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Costs rising to eat well in Hastings and Prince Edward County

Amid concerns of housing prices out of reach and soaring hydro costs, it also costs more for Hastings Prince Edward counties residents to eat nutritious food.

Jillian Gumbley, Program Manager – Chronic Disease and Injury Prevention, provided the board an overview of Hastings Prince Edward Public Health’s (HPEPH) 2016 assessment of local food affordability.

Using a tool called ‘Nutritious Food Basket Costing’, the HPEPH estimates the annual cost and accessibility of a basic nutritious diet.

Public health dietitians find the lowest price for 67 basic food items at eight grocery stores across both counties. The items meet recommendations from Canada’s Food Guide and do not include prepared foods or non-food household items such as toilet paper.

The 2016 Nutritious Food Basket costing showed the average cost of a basic nutritious diet for a family of four has increased to $204.89 per week, a three per cent increase from 2015 and a 13 per cent increase over the past five years. Their costing shows a family of four now spends $1,397 more this year than they did for the same groceries in 2011.

“Many households, including those on social assistance, may find it challenging to pay for essential expenses such as utilities and transportation, as well as afford nutritious food choices,” said Gumbley.

These findings are to be used to advocate for local related policies that will help alleviate food insecurity, and to raise awareness among both the public and local community groups about the real cost of eating well in HPEPH.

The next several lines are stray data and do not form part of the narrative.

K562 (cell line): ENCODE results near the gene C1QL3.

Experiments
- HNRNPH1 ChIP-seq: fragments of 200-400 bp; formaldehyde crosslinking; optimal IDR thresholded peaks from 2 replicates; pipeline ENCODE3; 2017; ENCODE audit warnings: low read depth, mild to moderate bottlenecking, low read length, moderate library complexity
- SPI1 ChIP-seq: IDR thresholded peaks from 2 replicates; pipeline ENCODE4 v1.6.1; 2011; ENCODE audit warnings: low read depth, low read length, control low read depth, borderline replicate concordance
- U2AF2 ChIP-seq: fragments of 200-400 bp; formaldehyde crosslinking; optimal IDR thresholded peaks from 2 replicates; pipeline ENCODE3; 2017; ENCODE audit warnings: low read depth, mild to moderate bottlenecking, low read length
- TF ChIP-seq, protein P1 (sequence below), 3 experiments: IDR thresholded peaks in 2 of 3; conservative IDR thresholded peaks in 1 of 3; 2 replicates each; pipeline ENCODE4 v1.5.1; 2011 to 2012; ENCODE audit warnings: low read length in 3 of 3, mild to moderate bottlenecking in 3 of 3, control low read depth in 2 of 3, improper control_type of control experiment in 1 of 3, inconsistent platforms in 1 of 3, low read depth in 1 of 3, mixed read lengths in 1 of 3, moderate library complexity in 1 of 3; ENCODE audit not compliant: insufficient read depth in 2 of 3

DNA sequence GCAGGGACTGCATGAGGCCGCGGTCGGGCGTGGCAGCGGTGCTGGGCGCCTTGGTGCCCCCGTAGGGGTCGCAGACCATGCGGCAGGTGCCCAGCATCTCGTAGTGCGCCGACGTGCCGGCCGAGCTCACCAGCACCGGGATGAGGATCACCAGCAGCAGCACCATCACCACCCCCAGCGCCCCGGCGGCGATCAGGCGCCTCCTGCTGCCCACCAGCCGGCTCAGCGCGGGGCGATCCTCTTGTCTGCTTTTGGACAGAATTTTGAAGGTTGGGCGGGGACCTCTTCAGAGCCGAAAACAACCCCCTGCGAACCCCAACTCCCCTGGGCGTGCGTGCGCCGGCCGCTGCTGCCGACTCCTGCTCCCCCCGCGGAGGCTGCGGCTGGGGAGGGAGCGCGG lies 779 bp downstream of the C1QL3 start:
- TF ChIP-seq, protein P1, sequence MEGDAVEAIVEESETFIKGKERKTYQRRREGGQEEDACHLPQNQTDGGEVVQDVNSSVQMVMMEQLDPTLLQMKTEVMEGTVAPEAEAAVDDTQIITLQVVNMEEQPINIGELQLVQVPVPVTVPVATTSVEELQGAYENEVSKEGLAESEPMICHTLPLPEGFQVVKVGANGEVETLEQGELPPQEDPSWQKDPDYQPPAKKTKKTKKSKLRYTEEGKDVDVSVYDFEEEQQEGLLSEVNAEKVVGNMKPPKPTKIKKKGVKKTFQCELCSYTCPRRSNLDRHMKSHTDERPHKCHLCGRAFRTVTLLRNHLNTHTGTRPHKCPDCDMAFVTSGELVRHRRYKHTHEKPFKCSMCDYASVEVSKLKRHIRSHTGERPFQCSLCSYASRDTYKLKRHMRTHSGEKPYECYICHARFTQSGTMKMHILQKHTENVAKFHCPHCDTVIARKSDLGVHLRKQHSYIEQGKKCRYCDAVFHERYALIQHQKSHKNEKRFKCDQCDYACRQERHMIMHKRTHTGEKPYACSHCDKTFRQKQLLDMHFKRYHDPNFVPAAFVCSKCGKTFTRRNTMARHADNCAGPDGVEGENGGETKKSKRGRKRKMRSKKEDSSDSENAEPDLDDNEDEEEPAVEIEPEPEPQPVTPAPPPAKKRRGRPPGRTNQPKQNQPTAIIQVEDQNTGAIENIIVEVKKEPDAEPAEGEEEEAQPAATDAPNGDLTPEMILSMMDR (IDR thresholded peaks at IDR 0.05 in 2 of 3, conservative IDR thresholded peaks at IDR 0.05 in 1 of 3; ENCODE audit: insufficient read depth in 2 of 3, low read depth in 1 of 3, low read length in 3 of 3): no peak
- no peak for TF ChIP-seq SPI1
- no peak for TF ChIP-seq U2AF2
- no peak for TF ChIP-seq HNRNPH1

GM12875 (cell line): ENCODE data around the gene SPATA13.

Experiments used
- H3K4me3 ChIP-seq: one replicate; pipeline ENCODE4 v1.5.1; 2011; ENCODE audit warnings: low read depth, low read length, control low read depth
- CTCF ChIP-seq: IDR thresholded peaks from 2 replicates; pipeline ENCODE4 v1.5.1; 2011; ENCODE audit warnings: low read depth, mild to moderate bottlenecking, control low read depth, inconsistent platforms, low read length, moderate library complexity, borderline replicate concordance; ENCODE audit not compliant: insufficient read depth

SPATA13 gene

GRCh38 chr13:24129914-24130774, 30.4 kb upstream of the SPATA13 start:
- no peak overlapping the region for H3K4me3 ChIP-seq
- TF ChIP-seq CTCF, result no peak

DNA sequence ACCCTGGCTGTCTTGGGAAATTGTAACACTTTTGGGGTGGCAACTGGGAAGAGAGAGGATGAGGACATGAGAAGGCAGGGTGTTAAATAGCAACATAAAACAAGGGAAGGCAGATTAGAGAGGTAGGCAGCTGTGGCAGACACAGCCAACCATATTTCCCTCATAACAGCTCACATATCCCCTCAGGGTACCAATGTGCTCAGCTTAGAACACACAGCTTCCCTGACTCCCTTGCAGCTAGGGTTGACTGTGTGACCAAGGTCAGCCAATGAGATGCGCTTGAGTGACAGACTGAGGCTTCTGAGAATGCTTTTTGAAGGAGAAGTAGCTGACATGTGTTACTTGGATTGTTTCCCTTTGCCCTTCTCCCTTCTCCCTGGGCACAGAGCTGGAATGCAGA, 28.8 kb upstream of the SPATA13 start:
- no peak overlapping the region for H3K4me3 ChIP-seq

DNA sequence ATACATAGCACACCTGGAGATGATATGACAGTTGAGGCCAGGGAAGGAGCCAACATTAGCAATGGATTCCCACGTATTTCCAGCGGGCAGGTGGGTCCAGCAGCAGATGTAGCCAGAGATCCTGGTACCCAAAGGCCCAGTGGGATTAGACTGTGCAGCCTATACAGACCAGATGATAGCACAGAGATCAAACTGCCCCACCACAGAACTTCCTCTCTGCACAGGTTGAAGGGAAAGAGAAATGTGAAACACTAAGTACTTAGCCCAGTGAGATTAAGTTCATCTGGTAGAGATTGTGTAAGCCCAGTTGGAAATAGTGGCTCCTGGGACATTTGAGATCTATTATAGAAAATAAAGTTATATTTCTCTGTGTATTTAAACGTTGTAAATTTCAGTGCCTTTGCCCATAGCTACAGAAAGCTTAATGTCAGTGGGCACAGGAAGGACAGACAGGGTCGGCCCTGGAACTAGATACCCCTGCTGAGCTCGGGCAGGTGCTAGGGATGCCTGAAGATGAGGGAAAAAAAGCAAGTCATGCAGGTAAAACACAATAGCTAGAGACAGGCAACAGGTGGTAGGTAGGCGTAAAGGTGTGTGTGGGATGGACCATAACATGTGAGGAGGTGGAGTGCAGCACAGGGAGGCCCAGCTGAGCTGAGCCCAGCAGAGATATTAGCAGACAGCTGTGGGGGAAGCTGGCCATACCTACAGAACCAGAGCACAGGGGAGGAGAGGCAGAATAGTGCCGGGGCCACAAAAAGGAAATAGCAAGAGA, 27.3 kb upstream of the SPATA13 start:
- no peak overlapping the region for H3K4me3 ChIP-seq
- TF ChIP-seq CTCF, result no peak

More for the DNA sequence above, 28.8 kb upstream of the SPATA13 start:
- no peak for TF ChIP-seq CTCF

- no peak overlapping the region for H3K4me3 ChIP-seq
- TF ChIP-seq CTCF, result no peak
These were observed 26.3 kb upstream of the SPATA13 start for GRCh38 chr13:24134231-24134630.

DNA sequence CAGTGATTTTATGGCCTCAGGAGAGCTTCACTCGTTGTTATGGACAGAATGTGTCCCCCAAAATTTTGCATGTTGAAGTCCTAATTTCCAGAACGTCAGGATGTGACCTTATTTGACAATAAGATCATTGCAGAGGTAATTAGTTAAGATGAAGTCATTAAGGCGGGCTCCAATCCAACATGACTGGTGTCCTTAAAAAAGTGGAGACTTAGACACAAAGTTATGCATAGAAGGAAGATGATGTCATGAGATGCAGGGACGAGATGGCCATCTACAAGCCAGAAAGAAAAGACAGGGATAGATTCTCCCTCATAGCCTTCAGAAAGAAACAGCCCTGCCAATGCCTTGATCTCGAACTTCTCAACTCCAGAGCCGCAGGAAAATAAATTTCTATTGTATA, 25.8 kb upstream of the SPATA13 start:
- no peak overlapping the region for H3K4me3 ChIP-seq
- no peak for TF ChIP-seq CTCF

“Income is one of the best predictors of health,” the report states. “In order to save money, people may skip meals, eat fewer vegetables and fruit, drink less milk and fill up on high-calorie, low-nutrient foods because they are cheap. The result of this unhealthy diet is an increased risk of chronic disease and poor growth and development in children.”

In comparison to food-secure households, annual health care costs are 23 per cent higher in households with marginal food insecurity and 121 per cent higher in households with severe food insecurity in Ontario.

Foods with the largest price increase include ground beef at 47 per cent; apples at 41 per cent and lettuce at 40 per cent higher in 2016 from 2011.


In Prince Edward County, there are a number of programs and services that can assist, including:

HUBbuttonThe Hub Family and Child Care Centre – Healthy Food Healthy Families Programs for young parents and children to gain knowledge about nutritious food purchasing, preparation and storage. The program is offered monthly and every family takes home a Good Food Box.
The Hub also offers a Good Baby Box program to assist families to stretch their food dollar, reduce costs and meet needs of infants and toddlers. The Children’s Garden project was also created at The Hub to help build healthy eating habits with the children of Prince Edward County. Starting at a young age is key for building lifelong skills, along with hands on opportunities from planting to harvesting and eating the food.

For details on all these programs, and more, visit:
The Hub Family and Child Care Centre
10 McFarland Court, Picton
Call 476-8142 Monday to Friday from 8:30 a.m. to 4 p.m.